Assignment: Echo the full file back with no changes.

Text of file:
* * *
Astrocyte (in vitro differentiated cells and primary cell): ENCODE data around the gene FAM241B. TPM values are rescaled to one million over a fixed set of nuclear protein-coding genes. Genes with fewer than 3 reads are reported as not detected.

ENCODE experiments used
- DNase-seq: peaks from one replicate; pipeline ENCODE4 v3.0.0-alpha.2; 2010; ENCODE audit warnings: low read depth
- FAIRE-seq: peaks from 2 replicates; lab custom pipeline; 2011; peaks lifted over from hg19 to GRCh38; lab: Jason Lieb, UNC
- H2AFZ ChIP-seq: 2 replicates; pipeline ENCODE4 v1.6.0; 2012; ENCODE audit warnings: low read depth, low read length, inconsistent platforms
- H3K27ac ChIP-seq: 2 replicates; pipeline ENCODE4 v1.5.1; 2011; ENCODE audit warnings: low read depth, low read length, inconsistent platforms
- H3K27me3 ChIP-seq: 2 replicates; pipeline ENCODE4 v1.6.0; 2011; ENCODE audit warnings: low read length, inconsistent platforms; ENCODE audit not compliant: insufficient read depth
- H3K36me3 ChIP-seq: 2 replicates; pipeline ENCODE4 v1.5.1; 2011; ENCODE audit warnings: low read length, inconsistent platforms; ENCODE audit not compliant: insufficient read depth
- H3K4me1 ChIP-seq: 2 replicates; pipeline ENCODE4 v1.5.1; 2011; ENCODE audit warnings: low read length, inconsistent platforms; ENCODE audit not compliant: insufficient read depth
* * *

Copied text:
Astrocyte (in vitro differentiated cells and primary cell): ENCODE data around the gene FAM241B. TPM values are rescaled to one million over a fixed set of nuclear protein-coding genes. Genes with fewer than 3 reads are reported as not detected.

ENCODE experiments used
- DNase-seq: peaks from one replicate; pipeline ENCODE4 v3.0.0-alpha.2; 2010; ENCODE audit warnings: low read depth
- FAIRE-seq: peaks from 2 replicates; lab custom pipeline; 2011; peaks lifted over from hg19 to GRCh38; lab: Jason Lieb, UNC
- H2AFZ ChIP-seq: 2 replicates; pipeline ENCODE4 v1.6.0; 2012; ENCODE audit warnings: low read depth, low read length, inconsistent platforms
- H3K27ac ChIP-seq: 2 replicates; pipeline ENCODE4 v1.5.1; 2011; ENCODE audit warnings: low read depth, low read length, inconsistent platforms
- H3K27me3 ChIP-seq: 2 replicates; pipeline ENCODE4 v1.6.0; 2011; ENCODE audit warnings: low read length, inconsistent platforms; ENCODE audit not compliant: insufficient read depth
- H3K36me3 ChIP-seq: 2 replicates; pipeline ENCODE4 v1.5.1; 2011; ENCODE audit warnings: low read length, inconsistent platforms; ENCODE audit not compliant: insufficient read depth
- H3K4me1 ChIP-seq: 2 replicates; pipeline ENCODE4 v1.5.1; 2011; ENCODE audit warnings: low read length, inconsistent platforms; ENCODE audit not compliant: insufficient read depth